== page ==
Women in Louisiana

Thursday, November 9, 2017

At mayoral panel, candidates plan a better future for New Orleans workers

Posted By on Thu, Nov 9, 2017 at 11:01 PM

Mayoral candidates Desiree Charbonnet (left) and LaToya Cantrell addressed concerns of New Orleans workers tonight at a forum in Algiers. - KAT STROMQUIST
  • Mayoral candidates Desiree Charbonnet (left) and LaToya Cantrell addressed concerns of New Orleans workers tonight at a forum in Algiers.

At a wide-ranging forum Nov. 9 that seemed to touch on almost every social problem in the city, mayoral candidates LaToya Cantrell and Desiree Charbonnet presented their visions for helping New Orleans workers share in their hometown's economic prosperity.

The forum at Algiers Auditorium, which was hosted by Loyola College of Law's Workplace Justice Project (WJP) and co-sponsored by several other progressive and civic-minded groups, was designed around a recent WJP report called "The State of Working New Orleans: The Industries That Sustain the Status Quo." The 13-page report laid out a clear picture of the strain felt by of New Orleans workers, many of whom struggle to afford even basic living expenses on their current incomes.

"The reality of workers' lives includes the stress of multiple jobs and rising living costs, made harder by a city that attracts wealthy visitors and demands welcoming hospitality," report author Erika Zucker wrote. "We cannot continue to move forward if so many are held back by poverty despite being employed."

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Tuesday, November 7, 2017

This group wants to train Louisiana Democratic women to run for office

Posted By on Tue, Nov 7, 2017 at 3:00 PM

  • Photo by ZRFP Photo

In a CNN report last weekend, journalists Mallory Simon and Kyung Lah documented record-breaking numbers of Democratic women who have expressed interest in running for political office. Here in Louisiana, a new group wants to bring that surge of progressive women candidates to electoral races statewide.

Emerge Louisiana is the local affiliate of Emerge America, which trains Democratic women candidates to effectively run for office. The local group currently is accepting applicants for its first class of trainees. The organization aims to shake up state politics by training women Democrats to be more competitive as candidates, even in more conservative-leaning rural areas.

"We see the success of women in New Orleans running for judicial positions ... [after the New Orleans mayoral runoff election] our three biggest cities [in Louisiana] will all have mayors that are women of color," Emerge Louisiana executive director Melanie Oubre says. "We just need to branch that out statewide."

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Friday, November 3, 2017

There's a sexual harassment and violence storytelling event Nov. 7

Posted By on Fri, Nov 3, 2017 at 3:00 PM


People who have experienced sexual harassment or sexual violence are invited to share their stories at a Twelve Mile Limit open mic Nov. 7.

The event, hosted by Me Too NOLA, aims to raise awareness and demonstrate the prevalence of sexual misconduct. According to the Centers for Disease Control and Prevention, one in three women and one in six men will become victims of sexual violence during their lives.

People who wish to speak at the event can sign up online. If you'd rather not speak but would like to share, there's an option to send an email to metooibelieveyou@gmail.com with the subject line "SHARE 11/7." Actors and volunteers will read those stories at the event.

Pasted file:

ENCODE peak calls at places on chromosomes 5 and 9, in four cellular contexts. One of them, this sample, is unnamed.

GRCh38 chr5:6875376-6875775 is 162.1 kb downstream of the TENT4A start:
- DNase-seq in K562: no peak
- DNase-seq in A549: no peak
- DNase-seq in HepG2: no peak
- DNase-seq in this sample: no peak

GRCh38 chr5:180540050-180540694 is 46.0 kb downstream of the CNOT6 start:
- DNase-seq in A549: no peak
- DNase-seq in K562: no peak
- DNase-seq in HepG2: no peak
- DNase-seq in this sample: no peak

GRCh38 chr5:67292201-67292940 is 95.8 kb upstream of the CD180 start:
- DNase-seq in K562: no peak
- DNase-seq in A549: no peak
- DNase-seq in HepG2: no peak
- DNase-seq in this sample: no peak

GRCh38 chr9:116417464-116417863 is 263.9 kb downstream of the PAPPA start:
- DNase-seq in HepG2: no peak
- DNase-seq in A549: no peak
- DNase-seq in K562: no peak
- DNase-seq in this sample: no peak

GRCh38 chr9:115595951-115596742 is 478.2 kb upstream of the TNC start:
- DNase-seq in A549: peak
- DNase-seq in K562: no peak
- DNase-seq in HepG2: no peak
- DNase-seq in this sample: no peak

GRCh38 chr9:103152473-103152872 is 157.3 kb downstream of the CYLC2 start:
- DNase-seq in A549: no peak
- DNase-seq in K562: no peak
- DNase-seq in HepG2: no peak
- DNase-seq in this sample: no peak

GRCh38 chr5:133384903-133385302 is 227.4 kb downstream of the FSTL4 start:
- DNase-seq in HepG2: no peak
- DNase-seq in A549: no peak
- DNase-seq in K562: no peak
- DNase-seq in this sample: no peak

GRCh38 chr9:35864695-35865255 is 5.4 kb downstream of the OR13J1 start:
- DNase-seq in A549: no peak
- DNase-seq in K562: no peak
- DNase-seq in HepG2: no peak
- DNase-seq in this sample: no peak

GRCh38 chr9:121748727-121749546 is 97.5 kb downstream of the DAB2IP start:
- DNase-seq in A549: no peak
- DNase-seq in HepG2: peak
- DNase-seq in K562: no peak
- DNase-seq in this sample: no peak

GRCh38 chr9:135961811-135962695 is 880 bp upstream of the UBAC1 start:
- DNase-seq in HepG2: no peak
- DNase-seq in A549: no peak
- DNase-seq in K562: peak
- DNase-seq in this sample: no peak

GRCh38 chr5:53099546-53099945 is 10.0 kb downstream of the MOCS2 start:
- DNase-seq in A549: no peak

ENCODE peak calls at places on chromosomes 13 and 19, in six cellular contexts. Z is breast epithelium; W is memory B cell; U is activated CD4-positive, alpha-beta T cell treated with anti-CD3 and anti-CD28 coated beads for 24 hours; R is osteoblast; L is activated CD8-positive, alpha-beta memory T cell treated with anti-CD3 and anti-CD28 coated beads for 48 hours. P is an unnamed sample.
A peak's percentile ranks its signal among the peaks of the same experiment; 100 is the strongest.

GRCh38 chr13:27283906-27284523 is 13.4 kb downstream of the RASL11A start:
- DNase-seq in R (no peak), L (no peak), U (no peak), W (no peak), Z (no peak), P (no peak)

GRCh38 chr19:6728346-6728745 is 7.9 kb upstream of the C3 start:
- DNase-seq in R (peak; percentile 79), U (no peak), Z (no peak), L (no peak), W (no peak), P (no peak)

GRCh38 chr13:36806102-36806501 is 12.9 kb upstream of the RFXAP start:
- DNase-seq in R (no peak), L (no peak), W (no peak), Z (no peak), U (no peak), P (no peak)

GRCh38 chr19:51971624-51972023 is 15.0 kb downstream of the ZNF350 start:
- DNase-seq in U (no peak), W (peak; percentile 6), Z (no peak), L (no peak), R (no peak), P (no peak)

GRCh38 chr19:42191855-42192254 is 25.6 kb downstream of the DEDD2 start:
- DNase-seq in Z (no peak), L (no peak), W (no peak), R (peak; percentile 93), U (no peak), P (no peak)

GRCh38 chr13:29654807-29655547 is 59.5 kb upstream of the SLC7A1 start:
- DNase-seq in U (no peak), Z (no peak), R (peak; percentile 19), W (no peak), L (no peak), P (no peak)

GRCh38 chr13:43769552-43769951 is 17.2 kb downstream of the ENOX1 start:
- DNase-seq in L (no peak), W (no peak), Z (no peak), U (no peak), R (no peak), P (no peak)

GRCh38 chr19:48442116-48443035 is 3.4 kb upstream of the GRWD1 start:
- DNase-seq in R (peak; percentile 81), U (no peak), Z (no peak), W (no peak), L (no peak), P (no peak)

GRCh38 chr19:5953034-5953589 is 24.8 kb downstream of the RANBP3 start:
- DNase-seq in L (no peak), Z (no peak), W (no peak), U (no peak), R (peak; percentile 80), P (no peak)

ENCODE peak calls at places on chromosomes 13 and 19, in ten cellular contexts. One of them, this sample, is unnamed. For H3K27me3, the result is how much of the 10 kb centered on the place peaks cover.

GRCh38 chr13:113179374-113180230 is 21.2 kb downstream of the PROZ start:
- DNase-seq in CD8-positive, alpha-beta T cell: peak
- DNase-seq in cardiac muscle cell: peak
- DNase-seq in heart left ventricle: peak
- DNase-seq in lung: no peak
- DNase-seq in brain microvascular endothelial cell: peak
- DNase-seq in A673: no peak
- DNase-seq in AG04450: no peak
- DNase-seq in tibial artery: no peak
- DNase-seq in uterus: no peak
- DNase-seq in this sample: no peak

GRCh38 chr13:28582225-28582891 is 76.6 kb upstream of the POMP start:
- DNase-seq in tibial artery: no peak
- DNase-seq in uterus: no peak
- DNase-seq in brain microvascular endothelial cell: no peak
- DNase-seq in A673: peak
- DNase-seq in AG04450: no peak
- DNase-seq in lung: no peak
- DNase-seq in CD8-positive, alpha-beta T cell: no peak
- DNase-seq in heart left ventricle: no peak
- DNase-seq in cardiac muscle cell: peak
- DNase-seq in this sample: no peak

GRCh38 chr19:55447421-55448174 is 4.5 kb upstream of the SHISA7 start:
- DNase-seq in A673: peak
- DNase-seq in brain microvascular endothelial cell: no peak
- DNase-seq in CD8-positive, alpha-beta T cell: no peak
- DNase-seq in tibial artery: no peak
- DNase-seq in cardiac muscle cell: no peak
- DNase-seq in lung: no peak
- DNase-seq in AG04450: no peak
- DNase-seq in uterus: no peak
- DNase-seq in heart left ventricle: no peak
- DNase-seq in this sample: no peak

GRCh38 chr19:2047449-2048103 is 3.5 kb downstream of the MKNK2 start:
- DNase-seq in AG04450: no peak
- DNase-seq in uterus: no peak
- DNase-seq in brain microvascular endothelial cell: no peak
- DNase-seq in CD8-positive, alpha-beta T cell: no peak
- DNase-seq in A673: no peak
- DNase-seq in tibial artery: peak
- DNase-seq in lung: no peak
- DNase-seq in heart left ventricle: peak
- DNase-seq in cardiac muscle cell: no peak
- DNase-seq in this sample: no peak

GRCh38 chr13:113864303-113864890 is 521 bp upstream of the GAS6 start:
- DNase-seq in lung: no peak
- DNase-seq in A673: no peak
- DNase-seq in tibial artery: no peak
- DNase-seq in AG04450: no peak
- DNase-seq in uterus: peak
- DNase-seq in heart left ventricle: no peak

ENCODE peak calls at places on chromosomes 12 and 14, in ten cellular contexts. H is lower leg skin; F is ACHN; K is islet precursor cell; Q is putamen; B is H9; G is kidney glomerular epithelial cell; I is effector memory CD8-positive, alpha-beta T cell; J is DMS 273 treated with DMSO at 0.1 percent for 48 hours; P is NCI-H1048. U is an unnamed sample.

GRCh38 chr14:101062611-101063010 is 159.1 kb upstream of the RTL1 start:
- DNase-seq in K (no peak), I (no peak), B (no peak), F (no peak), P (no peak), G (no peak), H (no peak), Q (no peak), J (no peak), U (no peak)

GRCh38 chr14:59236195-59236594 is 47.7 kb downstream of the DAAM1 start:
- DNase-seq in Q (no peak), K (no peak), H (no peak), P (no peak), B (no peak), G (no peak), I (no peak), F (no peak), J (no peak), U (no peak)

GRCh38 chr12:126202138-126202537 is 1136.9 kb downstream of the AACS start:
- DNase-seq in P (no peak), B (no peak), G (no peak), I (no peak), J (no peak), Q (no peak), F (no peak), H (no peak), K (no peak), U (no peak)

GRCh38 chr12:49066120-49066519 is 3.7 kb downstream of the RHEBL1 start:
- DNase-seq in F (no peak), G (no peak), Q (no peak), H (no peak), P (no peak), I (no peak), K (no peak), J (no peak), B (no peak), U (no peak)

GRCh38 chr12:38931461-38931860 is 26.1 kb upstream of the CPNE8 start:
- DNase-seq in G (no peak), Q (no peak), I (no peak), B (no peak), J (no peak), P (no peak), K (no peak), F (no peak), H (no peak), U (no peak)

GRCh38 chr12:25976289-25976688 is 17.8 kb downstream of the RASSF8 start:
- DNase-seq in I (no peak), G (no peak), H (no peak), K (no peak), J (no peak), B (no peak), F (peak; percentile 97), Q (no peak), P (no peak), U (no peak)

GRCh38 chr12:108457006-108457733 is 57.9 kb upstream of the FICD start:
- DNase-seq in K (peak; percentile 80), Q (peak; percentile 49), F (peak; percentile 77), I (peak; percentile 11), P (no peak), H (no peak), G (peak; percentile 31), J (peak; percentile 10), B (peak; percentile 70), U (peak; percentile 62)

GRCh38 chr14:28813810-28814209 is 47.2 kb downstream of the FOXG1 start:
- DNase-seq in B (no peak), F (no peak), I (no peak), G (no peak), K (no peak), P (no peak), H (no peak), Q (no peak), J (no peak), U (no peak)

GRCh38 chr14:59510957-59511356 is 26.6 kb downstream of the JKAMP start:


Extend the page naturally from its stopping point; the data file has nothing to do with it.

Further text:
The event begins at 7 p.m. Organizers suggest a donation of $10 to attend. Proceeds from the event benefit Sexual Trauma Awareness & Response.

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Thursday, November 2, 2017

Report: Louisiana one of nation's worst states for premature birth

Posted By on Thu, Nov 2, 2017 at 12:49 PM


Louisiana received a grade of "F" on March of Dimes' annual Premature Birth Report Card for its high rate of premature births.

According to the report, 12.6 percent of Louisiana babies were born prematurely in 2016.  The national average for premature births in 2016 was 9.8 percent, a number which has risen since 2015.

Babies born prematurely have a higher risk of several medical conditions, some of which are quite serious. According to the Mayo Clinic, premature deliveries can lead to long-term problems including chronic health issues, hearing and vision difficulties and cognitive impairments, in addition to complications immediately after birth.

Louisiana joins Mississippi, Alabama, West Virginia and Puerto Rico with the country's highest rates of premature deliveries.

In the most recent local data offered in the report, preterm birth rates were highest in Caddo and East Baton Rouge parishes. In 2015 the preterm birth rate improved in Orleans Parish but worsened in Jefferson Parish, rising from 10.7 to 10.9 percent of deliveries in that parish.

In Louisiana, from the years 2013-2015, an average of 15.6 percent of babies born to black women in the state arrived ahead of schedule. This mirrors March of Dimes' national data, which found wide geographic and racial disparities in preterm birth rates across the U.S.

The organization said black women are 49 percent more likely and Native American women are 18 percent more likely to have premature deliveries, putting children of those backgrounds at risk.

These racial disparities also have widened since March of Dimes began collecting baseline data in 2010.

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Saturday, October 21, 2017